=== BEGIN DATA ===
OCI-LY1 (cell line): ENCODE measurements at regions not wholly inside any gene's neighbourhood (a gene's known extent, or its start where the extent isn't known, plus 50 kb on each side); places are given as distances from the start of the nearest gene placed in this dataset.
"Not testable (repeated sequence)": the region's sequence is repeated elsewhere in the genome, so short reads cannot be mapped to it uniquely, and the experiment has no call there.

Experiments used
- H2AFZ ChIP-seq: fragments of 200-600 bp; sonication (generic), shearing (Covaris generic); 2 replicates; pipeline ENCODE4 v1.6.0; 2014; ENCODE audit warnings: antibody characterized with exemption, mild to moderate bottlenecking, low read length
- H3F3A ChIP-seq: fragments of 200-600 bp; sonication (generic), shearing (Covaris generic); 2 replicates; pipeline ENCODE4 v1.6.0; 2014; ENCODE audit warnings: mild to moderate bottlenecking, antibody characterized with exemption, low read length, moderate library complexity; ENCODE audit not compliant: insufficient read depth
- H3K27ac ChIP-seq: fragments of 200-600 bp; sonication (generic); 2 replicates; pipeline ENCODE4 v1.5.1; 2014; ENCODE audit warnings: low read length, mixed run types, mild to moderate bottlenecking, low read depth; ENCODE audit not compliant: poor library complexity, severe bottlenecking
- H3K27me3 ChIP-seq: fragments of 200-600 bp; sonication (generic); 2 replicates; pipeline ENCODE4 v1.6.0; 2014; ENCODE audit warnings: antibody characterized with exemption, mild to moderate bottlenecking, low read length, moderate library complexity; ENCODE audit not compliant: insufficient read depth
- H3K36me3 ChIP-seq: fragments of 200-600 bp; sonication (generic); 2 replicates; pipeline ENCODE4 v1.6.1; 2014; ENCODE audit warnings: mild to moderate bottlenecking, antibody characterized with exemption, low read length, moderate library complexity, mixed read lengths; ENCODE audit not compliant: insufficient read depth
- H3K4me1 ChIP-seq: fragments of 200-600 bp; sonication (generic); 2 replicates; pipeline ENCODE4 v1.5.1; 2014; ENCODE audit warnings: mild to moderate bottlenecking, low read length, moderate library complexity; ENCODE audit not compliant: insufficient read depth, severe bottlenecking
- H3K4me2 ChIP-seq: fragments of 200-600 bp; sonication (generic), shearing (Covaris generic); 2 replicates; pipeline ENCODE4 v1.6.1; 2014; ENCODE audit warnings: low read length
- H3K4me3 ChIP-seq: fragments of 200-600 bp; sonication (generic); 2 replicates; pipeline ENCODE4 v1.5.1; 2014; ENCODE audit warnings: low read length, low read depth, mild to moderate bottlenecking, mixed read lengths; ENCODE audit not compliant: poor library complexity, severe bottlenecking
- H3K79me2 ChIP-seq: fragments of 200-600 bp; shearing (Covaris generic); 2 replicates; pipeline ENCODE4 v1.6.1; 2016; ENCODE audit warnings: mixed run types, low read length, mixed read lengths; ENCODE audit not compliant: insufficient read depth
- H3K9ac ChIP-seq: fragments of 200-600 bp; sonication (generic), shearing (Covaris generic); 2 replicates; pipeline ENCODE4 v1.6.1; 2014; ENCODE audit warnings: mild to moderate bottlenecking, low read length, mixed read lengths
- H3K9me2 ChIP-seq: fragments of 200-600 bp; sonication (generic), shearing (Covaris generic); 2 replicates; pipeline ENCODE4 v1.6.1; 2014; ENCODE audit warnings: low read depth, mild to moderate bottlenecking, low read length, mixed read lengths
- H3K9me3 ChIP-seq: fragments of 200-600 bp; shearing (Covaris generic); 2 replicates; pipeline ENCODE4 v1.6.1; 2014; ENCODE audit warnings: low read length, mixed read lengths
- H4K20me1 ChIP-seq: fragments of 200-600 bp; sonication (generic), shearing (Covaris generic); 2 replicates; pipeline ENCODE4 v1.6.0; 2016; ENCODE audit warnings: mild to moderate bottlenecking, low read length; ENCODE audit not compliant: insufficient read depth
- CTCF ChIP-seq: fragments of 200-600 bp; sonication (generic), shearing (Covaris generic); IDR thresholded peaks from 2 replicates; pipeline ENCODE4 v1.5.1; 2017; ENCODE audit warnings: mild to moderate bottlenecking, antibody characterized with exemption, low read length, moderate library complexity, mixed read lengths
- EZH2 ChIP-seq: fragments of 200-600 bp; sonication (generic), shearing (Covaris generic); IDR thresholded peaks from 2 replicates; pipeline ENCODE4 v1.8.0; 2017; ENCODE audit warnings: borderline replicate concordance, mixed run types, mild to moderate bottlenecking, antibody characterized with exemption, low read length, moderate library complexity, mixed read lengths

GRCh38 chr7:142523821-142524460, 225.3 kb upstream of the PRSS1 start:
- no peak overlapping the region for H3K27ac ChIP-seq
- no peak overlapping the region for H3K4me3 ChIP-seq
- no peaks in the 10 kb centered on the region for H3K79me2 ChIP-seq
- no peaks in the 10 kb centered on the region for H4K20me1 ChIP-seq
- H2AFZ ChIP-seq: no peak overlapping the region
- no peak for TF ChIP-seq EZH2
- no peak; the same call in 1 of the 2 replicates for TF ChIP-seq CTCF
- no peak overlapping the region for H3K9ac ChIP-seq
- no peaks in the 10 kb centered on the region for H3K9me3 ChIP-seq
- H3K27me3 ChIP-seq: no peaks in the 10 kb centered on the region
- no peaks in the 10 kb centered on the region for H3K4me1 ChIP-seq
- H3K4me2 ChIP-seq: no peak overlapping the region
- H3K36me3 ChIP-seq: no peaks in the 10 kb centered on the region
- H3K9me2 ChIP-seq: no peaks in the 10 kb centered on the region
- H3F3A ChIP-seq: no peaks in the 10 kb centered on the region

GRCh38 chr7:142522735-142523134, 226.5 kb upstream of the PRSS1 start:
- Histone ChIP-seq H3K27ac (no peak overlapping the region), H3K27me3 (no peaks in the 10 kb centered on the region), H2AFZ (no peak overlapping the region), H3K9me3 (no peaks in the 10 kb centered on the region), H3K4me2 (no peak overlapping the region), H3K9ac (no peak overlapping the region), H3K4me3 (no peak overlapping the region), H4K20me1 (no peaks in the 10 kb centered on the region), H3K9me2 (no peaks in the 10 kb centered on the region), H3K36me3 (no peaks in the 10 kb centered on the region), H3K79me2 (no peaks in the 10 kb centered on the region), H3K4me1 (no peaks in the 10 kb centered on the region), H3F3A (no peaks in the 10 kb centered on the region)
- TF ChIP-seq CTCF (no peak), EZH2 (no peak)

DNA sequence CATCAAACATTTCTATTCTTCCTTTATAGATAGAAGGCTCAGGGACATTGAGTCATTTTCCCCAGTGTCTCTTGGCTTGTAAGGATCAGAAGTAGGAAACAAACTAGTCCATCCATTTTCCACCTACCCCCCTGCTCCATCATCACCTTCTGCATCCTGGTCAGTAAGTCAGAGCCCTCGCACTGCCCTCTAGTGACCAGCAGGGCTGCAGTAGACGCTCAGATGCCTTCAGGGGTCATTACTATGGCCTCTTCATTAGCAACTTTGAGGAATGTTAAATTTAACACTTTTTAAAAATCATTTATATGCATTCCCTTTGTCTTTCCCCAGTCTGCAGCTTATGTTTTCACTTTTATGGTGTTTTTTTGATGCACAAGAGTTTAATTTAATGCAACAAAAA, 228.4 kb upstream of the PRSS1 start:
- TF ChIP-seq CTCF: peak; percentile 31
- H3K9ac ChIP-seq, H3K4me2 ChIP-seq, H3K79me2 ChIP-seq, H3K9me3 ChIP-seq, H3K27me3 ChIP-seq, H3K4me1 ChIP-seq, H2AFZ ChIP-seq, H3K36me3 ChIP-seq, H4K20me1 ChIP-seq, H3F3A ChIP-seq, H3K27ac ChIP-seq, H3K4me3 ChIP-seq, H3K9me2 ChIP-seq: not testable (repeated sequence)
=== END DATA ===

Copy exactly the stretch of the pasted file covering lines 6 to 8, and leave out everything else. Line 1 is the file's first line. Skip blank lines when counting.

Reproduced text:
- H3K27ac ChIP-seq: fragments of 200-600 bp; sonication (generic); 2 replicates; pipeline ENCODE4 v1.5.1; 2014; ENCODE audit warnings: low read length, mixed run types, mild to moderate bottlenecking, low read depth; ENCODE audit not compliant: poor library complexity, severe bottlenecking
- H3K27me3 ChIP-seq: fragments of 200-600 bp; sonication (generic); 2 replicates; pipeline ENCODE4 v1.6.0; 2014; ENCODE audit warnings: antibody characterized with exemption, mild to moderate bottlenecking, low read length, moderate library complexity; ENCODE audit not compliant: insufficient read depth
- H3K36me3 ChIP-seq: fragments of 200-600 bp; sonication (generic); 2 replicates; pipeline ENCODE4 v1.6.1; 2014; ENCODE audit warnings: mild to moderate bottlenecking, antibody characterized with exemption, low read length, moderate library complexity, mixed read lengths; ENCODE audit not compliant: insufficient read depth